Over the last few weeks, we’ve continually been asked:
- Why did you create SDNCentral?
- What’s in it for you?
Before I answer those profound questions, I’d like to share a few stats about SDNCentral and the amazing growth we’ve encountered over the last 5 months:
- 4,000+ people following, re-tweeting, and DM’ing us between @sdn_news and @sdn_tech on Twitter
- 700+ people joined the SDNCentral Linkedin group in less than 3 weeks
- 500+ people subscribed to our newsletter, since SDNCentral.com launched in late February, 2012
- 100+ people who attended our SDN Seminars we co-hosted with InCNTRE during the 2012 RSA Show
We can’t predict if we are at the peak of an SDN hype cycle–where interest dries up; or if this is just the beginning of a bigger movement where SDN becomes a mass-market technology. Only time will tell.
Now, to the questions, like many great endeavors, SDNCentral started as a bet between Roy Chua and myself in late November, 2011, after we completed an SDN strategy project for a Wiretap Ventures client. We debated a) if people are truly interested in SDN and network virtualization, and b) whether would they use social media to help educate themselves about an early market. So, we immersed ourselves in social media and started running experiments to learn how to connect with people who might care about SDN. We engaged them on Twitter while embarking on a quest for killer sources of SDN content to share with them. 5 months and many tweets later we have over 5,000 people engaging with us.
While the original reason to start SDNCentral was to settle a bet, based on the statistics above, we’ve clearly a) proven there’s interest in SDN and b) confirmed that people flock to education via social media. During this process, we learned more than how to one up each other on social media marketing (which was a fun, too). With respect to OpenFlow, SDN, and Network Virtualization, all arguably early markets, we specifically learned that:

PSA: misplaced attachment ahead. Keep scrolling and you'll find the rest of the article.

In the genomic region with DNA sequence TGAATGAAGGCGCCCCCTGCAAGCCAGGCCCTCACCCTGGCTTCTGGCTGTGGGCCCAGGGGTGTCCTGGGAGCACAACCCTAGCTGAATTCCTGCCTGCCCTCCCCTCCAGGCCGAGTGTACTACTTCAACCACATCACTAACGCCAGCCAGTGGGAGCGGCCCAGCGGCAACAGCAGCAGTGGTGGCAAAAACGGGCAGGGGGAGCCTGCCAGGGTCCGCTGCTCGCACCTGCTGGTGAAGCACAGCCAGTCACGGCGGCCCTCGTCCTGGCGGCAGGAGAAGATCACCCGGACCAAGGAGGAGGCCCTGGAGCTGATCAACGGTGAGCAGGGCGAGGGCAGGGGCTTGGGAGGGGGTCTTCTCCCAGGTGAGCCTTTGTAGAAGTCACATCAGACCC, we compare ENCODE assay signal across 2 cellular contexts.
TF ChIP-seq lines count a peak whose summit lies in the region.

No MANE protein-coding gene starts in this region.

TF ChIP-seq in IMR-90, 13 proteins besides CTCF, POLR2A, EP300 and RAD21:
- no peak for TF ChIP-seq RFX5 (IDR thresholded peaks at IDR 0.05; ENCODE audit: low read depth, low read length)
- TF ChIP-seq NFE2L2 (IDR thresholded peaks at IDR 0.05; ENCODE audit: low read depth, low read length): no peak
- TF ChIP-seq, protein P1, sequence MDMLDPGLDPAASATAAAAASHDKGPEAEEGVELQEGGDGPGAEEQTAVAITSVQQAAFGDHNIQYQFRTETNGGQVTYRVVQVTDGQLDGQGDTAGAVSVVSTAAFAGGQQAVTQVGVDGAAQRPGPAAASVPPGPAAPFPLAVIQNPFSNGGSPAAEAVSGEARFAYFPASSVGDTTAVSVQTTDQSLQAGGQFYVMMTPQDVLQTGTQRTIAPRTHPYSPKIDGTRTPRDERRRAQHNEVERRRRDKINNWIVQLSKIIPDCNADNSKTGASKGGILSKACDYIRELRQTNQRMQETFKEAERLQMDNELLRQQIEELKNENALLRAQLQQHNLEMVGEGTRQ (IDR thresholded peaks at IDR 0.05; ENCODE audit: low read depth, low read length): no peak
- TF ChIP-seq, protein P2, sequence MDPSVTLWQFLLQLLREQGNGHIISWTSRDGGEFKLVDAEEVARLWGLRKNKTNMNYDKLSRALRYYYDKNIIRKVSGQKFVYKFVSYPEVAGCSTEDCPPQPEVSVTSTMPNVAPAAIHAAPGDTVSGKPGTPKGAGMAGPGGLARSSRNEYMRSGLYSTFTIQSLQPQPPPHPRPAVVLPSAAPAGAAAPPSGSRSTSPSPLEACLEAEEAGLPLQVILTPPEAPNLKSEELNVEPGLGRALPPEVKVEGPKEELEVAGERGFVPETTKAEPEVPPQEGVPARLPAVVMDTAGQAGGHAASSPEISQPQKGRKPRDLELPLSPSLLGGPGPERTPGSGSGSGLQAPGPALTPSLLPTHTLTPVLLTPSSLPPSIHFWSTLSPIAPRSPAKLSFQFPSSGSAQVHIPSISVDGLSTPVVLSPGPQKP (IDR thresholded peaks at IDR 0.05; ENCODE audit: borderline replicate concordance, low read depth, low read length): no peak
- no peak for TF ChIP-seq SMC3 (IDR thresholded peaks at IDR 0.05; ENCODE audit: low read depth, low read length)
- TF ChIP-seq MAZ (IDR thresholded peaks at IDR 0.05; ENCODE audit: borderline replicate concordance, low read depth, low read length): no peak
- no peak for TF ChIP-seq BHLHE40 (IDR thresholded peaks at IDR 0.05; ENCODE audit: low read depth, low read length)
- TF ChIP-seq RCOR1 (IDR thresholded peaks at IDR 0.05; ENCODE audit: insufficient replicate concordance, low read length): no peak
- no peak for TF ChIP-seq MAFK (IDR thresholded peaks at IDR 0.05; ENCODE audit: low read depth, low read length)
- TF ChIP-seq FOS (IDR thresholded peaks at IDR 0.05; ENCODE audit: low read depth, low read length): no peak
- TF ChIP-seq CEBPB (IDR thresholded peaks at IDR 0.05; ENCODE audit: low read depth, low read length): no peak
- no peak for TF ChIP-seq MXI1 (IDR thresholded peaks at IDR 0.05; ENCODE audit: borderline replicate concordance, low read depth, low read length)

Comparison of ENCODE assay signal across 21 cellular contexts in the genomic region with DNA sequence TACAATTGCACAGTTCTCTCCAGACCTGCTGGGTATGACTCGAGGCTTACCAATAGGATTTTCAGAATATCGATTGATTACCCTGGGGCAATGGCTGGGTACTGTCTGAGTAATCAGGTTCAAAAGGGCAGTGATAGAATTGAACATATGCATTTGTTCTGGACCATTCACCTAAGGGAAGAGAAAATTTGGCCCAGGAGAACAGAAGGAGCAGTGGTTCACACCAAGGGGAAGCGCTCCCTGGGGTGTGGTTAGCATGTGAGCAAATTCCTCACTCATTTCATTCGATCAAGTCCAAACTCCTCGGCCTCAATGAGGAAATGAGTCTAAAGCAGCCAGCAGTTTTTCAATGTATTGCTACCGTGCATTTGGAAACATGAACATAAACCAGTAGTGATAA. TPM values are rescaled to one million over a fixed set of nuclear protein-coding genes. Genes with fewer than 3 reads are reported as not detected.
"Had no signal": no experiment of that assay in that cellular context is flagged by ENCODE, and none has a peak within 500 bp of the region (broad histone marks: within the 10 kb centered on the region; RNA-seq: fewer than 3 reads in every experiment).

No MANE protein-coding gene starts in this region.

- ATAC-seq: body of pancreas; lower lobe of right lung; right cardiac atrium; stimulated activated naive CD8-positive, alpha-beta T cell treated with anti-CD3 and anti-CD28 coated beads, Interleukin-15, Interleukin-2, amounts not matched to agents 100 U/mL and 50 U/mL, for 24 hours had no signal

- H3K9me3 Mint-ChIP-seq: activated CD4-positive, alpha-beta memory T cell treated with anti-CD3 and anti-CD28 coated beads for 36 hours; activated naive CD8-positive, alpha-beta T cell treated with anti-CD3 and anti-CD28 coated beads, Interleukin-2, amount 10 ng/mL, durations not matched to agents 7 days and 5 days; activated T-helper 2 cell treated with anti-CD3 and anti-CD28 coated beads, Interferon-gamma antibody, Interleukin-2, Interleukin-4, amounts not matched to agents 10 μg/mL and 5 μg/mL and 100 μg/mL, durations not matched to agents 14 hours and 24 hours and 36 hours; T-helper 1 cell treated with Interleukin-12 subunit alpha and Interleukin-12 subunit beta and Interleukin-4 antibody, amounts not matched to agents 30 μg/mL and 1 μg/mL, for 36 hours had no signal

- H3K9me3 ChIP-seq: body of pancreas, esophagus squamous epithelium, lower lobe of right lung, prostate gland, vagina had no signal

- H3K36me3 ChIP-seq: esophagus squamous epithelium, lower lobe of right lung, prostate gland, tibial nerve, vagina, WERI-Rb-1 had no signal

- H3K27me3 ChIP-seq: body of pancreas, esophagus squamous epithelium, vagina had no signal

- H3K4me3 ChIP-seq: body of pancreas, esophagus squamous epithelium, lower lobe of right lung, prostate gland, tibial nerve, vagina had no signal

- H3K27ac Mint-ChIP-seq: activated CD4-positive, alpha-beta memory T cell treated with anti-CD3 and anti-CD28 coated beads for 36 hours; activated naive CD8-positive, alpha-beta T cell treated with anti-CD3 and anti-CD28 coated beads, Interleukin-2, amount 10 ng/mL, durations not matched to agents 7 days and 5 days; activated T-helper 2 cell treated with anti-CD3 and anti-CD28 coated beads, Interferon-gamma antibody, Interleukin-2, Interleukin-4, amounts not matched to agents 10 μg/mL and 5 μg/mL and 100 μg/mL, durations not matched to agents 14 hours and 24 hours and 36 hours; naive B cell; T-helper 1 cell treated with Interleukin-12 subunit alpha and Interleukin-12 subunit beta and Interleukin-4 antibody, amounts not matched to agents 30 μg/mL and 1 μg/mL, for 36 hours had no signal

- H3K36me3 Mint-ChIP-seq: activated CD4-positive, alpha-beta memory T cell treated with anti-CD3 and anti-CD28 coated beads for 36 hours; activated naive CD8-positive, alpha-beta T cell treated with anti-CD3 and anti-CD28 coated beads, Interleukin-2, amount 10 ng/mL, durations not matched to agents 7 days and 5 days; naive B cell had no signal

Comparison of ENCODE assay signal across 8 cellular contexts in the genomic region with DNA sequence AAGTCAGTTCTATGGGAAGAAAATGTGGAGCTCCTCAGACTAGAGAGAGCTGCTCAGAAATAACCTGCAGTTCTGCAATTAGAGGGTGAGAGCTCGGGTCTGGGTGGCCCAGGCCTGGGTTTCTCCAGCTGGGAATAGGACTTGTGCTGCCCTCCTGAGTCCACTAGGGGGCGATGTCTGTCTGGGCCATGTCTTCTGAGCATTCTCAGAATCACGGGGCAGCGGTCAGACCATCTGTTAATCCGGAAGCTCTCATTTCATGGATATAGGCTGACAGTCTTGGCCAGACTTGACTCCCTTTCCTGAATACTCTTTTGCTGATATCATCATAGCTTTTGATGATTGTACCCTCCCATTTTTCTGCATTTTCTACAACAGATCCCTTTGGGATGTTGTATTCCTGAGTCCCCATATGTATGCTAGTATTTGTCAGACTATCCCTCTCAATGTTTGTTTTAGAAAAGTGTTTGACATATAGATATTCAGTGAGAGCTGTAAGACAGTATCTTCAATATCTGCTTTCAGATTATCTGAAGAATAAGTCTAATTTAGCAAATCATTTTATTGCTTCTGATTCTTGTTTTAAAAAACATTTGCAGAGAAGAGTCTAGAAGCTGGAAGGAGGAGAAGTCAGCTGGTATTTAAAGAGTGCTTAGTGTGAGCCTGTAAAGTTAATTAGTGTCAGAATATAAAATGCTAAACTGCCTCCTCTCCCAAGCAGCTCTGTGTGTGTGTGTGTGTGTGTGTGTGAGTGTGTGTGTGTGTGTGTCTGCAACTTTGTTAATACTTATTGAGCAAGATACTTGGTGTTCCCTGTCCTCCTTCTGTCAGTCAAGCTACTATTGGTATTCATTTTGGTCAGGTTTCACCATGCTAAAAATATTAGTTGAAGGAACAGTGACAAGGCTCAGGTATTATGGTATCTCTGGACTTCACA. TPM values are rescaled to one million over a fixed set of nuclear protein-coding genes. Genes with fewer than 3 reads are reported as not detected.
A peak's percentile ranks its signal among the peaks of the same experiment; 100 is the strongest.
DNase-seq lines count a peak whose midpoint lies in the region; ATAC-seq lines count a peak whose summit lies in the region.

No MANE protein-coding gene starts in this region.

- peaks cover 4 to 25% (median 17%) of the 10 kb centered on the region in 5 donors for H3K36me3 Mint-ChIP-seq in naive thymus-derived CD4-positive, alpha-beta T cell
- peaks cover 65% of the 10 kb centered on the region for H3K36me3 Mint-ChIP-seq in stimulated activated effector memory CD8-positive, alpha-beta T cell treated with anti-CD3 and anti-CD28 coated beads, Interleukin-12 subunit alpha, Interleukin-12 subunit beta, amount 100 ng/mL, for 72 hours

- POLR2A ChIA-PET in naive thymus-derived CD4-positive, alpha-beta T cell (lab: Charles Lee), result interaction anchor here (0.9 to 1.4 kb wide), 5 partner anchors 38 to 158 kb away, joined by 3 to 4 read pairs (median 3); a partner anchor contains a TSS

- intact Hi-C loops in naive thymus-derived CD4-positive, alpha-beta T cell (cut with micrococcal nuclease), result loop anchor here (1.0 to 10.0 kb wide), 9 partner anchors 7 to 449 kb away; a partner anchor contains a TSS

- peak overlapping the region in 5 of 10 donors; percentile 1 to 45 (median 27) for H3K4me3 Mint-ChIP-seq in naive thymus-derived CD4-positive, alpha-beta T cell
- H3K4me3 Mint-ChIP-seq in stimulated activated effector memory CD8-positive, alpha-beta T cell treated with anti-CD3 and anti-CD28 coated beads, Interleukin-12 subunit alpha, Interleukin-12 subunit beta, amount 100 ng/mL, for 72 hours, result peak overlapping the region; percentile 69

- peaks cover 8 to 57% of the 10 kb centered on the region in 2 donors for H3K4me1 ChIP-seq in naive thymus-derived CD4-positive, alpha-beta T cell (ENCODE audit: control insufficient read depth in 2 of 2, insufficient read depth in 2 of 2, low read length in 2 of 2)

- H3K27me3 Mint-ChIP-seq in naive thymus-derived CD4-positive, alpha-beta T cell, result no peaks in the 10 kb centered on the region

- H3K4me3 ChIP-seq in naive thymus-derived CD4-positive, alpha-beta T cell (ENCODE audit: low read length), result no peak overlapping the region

- It’s really hard and time-consuming to find relevant SDN content
- We were not the only people with the problem as evidenced by inbound inquiries
- Early jockeying and positioning by various stakeholders confused potential early customers about what SDN is and the potential benefits it can bring
This told us that a) the market is a long way to predictable revenue and sales models; and b) that people are starving for access to information to make up their own mind whether SDN benefits them.
We realized that there was not an independent source providing information about the SDN market (shoot there wasn’t even ‘one’ source we could go to for education). And heard from potential customers that various web sites and social media channels were confusing people regarding ‘what’ is OpenFlow, SDN, or Network Virtualization (we assert that Network Virtualization is the ‘what’; SDN a first order ‘how’ and OpenFlow a second order ‘how’ — more on that in a later blog post). This led us to build SDNCentral.com as the independent source of network virtualization information. Where our vision is to make freely available any SDN information from any source — to simplify and enable market education without a vendor bias.
It’s about this time in a conversation when we hear ‘This is all great — what’s in it for you?” Fair question. In the most simplest form — we ‘get’ four things from SDNCentral:
- Soapbox — both Roy and I have scar tissue from starting and leading transformative networking companies in early markets at XORP and Pareto Networks. Both of which, by the way, had separated control planes and data planes (as did many other technologies before OpenFlow). This gives us an outlet to share that scar tissue and (hopefully) help others succeed where we failed – while not having to relive our nightmares leading VC backed companies.
- Unique Knowledge & Insight — Because of our scar tissue, we know what questions to ask and how to qualify customer interest from customer demand which enables us to gain unique insight into the market such as: early access to use-cases, speak with interesting people looking to build new and solve interesting networking problems, and advise customers seeking our opinion about various technologies and companies.
- Monetary — Let’s be transparent — SDNCentral is cost center. Most of our SDNCentral activities are money losers; and best case, break-even. Meaning it’s not funding our retirement or our kids college education and we don’t expect that to change.
- Consulting — the combination of the above drives the SDN practice for our strategy and management consulting at Wiretap Ventures where we are trusted advisors to C-level executives at public and private companies. We help shape their long range plans, strategies, positioning, and identify routes to markets on many topics of which network virtualization and SDN is one of those topics.
BTW, we are always looking to improve SDNCentral and add relevant content. Please share your ideas and suggestions with us. One topic that’s been requested is more detailed use-cases and success stories — stay tuned we are working to add those.